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The Daily Wildcat

The Daily Wildcat


UA students celebrate as ASUA elections results are announced

Gabriela Diaz
Gabriela Diaz / Arizona Daily Wildcat 2013-2014 ASUA Elections results.

After weeks of campaigning, the final results of the Associated Students of the University of Arizona elections were announced Thursday evening.

Morgan Abraham, a current ASUA senator, received 58.3 percent of the votes and was announced as the new ASUA president-elect. His opponent Dylan Duniho got 40.8 percent of the votes.

The Ventana room of the Student Union Memorial Center was packed with students and candidates alike, all bustling with excitement and anticipation.

The results for the senate race were first to be announced, followed by the results for the administrative and executive vice presidential races. The presidential results were announced last.

Coming in first place for ASUA senator was Elena Gold, with a total of 1,810 votes. Alex Barbee took second place with 1,491 votes.

“Honestly, I thought I was going to lose; I’m not going to lie,” Barbee said. “I just want to do my … big platform. All I wanna do is implement it … I’m so excited.”

Christopher Chavez was also elected to the senate with a total of 1,454 votes.

“I feel awesome. Like, I don’t even know how to explain it,” Chavez said. “I’m ready to serve the students; I’m ready to put in all the work to get my platforms to actually be a reality … in the next year.”

As each name was announced, the room filled with cheering and applause. Other elected senators included Zac Miller, Tate Arnold, Grant Suman, Christopher Seffren, Elana Roeder, Dakota Staren and Diego Alvarez.

Following the announcement of the results of the senatorial race, Danielle Novelly, a current ASUA senator, was announced as the executive vice president-elect. Novelly said she began bawling immediately when she heard she had won.

“I’m just freaking out,” Novelly said. “I was so nervous … It was so close.”

Novelly received a total of 421 votes, 37 of which were close spelling.

Amanda Lester ran unopposed for administrative vice presidential elect and received 1,880 votes.

After much anticipation, Morgan Abraham was announced as the president-elect. Following the news, he felt numb, he said.

“It’s a pretty crazy feeling right now,” Abraham said. “I’ve been doing this for, I feel, like a month and a half right now, and minimal sleep, minimal meals, you know. I haven’t really been eating, so I’m just glad that it’s over.”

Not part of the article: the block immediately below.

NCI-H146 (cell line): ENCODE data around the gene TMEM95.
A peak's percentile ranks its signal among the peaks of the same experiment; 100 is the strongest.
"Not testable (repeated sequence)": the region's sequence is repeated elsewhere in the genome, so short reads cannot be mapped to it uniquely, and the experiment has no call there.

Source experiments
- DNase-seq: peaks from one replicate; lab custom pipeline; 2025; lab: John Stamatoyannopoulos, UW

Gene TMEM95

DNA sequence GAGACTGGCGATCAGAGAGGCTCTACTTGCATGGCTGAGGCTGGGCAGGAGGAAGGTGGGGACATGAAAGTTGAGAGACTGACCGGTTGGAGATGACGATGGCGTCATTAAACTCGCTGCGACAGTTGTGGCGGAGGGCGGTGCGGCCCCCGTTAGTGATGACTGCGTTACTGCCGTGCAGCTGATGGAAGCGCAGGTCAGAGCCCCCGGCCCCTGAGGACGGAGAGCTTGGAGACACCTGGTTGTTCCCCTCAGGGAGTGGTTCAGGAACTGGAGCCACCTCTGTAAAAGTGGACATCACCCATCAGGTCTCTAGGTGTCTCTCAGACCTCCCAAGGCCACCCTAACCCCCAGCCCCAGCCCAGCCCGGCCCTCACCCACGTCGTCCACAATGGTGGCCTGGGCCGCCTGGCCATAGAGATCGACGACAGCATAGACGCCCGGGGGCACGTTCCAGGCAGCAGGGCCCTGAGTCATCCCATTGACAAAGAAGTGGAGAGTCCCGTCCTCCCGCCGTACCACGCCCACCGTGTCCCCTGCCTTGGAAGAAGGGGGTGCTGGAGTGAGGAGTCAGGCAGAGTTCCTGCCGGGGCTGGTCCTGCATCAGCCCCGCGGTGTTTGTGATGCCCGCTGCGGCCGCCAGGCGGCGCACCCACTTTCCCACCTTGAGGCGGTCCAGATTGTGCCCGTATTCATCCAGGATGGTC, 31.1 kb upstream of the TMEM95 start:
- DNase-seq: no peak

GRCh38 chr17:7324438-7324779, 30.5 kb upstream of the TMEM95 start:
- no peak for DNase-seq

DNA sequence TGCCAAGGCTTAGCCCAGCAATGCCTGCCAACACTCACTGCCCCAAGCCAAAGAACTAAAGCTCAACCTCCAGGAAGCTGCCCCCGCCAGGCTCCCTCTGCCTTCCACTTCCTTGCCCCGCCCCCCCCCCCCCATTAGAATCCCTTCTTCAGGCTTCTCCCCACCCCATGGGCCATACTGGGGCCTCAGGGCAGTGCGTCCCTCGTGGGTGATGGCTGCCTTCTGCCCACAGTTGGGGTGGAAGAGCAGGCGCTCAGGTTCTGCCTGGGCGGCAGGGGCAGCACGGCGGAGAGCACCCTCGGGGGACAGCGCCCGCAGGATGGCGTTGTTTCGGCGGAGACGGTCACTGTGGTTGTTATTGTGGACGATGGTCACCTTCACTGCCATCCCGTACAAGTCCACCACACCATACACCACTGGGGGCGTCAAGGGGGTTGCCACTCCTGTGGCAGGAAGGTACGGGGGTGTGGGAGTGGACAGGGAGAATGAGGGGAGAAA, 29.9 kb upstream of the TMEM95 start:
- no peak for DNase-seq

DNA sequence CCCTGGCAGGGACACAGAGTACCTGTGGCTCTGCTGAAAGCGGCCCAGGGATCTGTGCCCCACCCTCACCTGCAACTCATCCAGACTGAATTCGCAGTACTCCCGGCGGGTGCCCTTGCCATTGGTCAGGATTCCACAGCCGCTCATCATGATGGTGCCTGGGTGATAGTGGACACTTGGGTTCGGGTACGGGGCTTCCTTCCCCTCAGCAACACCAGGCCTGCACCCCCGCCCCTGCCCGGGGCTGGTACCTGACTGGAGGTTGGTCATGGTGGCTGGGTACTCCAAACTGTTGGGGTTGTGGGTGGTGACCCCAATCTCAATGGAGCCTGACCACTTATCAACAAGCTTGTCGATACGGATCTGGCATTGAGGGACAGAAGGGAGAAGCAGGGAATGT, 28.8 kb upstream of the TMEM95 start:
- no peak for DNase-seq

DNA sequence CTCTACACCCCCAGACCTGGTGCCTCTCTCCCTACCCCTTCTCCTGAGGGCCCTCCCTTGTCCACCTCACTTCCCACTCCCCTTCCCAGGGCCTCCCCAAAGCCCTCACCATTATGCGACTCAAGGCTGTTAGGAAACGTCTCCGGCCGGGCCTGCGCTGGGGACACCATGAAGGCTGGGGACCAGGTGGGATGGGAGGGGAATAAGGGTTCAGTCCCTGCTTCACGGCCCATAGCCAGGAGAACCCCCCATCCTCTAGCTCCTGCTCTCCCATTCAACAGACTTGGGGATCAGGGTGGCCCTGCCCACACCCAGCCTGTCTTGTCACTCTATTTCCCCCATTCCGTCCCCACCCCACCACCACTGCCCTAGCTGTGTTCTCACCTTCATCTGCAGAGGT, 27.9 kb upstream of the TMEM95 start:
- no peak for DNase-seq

Abraham added that he couldn’t have asked for a better campaign team and supporters and that he could not be happier with the outcome.

“I ran off of a message of, you know, changing ASUA and changing the way ASUA is viewed by people, and that’s what I hope my legacy is,” he said.

Abraham said he hopes to make everyone who voted for him proud and to prove to everyone wrong who didn’t vote for him.

Some students who attended the election results said they were happy overall with the results.

“I’m extremely pleased with the presidential elections,” said Kayleigh Michod, a freshman studying pre-medicine and biology. “I think that it’s going to be a great year next year.”

A total of 4,320 votes were cast for the election, an increase from the 3,986 votes cast in 2012.

“Definitely having the three propositions on the ballot increased voter turnout, and we had three very active student groups working really hard to get their needs out and I think that’s really good because they helped get the word about elections,” said Leo Oppenheimer, ASUA elections commissioner. “Further, I think that having a very competitive race for president and executive vice president definitely increased voter turnout. Obviously, we hope for more and more voter turnout in the future.”

Moving forward, the candidates will be sworn in by the ASUA Senate. Candidate expense reports have been submitted over the past few days, and now it’s mostly “administrative wrap-up,” according to Oppenheimer.

“It’s been a long time coming, and it’s been a very long couple of months,” said Katy Murray, the current ASUA president. “I think it’s going to be a really good incoming class, and I think it’s going to be a really good year next year for ASUA.”

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